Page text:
Some Thoughts After Viewing Steven Hinde’s ‘Love On The Airwaves’

film reviews | movies | features | BRWC Some Thoughts After Viewing Steven Hinde’s ‘Love On The Airwaves’
“A woman’s voice on the radio can convince you you’re in love
A woman’s voice on the radio can convince you you’re alone”
Some Thoughts After Viewing Steven Hinde’s Love on the Airwaves
By Pablo D’Stair

To get it out the way in front, least my below riffing be wrongly colored with some kind of aggressive tint: I dug this little film, really enjoyed it. I liked the way it was photographed, paced, performed. Really nice little piece.

My thoughts, surrounding my viewing (or in fairness, my thoughts in a time close after viewing) got caught in a kind of roundabout loop, considerations on the short-form in the written-word and filmed medium.  And also they snagged in some version of that age old and somewhat sophomoric rhetorical of wondering what the primary difference is between filmed-medium and written-word, some version of ‘Does film rob the imaginative, interactive aspect of art from audience?’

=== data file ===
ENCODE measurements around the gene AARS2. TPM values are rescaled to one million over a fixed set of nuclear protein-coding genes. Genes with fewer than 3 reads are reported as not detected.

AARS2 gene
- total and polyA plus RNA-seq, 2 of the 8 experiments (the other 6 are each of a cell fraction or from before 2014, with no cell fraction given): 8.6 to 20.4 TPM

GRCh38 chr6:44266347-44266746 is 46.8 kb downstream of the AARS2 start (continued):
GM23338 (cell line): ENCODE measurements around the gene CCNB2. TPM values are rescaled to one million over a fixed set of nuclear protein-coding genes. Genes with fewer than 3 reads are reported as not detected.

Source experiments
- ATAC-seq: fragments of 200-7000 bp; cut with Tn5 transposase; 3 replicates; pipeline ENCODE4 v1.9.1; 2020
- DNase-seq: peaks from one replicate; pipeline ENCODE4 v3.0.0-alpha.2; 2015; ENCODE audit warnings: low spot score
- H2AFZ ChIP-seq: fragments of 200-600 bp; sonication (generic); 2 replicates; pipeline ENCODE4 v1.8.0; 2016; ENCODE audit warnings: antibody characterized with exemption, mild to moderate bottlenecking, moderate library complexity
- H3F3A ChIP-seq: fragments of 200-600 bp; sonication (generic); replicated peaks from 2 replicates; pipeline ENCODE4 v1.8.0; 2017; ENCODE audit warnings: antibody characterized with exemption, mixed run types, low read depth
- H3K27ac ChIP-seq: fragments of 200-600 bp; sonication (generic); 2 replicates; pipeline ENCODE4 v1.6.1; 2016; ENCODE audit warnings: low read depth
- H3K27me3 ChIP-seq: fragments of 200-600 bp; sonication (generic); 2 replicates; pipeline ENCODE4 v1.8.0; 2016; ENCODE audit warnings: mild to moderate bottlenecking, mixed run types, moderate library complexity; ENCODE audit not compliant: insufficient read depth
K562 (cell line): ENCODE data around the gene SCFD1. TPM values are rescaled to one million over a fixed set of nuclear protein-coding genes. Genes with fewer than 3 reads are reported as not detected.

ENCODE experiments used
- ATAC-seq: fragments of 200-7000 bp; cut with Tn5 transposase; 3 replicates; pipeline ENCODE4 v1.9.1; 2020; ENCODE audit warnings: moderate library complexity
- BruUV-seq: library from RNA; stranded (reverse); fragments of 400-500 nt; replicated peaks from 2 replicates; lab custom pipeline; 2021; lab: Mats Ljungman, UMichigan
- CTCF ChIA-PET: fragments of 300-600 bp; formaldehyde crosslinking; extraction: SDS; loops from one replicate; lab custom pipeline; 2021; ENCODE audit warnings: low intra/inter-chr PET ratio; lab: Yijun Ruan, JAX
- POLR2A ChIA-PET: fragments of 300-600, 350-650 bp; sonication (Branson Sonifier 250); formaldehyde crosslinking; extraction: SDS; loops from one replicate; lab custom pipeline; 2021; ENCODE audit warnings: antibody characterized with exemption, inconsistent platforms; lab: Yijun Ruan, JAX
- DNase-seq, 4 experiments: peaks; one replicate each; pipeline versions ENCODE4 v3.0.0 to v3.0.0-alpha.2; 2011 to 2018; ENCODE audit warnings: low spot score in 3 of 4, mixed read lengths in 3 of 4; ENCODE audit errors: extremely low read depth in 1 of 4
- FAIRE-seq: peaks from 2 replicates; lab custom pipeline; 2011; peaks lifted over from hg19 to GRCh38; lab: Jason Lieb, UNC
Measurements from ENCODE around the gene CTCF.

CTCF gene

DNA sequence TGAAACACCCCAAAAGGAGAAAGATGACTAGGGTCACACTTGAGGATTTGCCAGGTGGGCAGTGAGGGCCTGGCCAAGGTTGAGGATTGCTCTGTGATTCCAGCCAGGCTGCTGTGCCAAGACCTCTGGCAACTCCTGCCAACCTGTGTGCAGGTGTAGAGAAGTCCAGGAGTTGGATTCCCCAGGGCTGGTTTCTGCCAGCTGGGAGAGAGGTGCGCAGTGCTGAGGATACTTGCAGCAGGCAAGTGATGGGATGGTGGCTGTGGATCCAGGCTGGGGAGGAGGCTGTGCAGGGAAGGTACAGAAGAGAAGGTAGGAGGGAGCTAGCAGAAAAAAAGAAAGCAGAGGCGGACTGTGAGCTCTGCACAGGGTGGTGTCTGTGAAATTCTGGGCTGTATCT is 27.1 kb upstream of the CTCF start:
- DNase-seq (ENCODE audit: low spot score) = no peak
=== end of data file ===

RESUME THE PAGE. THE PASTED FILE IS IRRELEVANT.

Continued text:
Of course, in principle, it does not—this is a subjective sort of question, a Socratic impetus for a conversation the conversation is the purpose of, the conclusions moot and dull.

Yet, in specific instances (to be truthful) I do feel film can be a pacifier, a delivery method only, a stimulus that is not enlivened one way or another by action back toward it from those regarding it.

This film, Steven Hinde’s film: what is it?

See, as a short-story, were this a page, two page prose riff, I’d find more to it, more grounding, more of myself to bring.  As a short-film, though, I feel I am listening to somebody else’s take on something, wholly (in this case, someone else’s quaint joke, their light remark on a quasi-subject) anything I might be called on as audience, as thinking-entity, to bring of myself kind of made ill-belonging.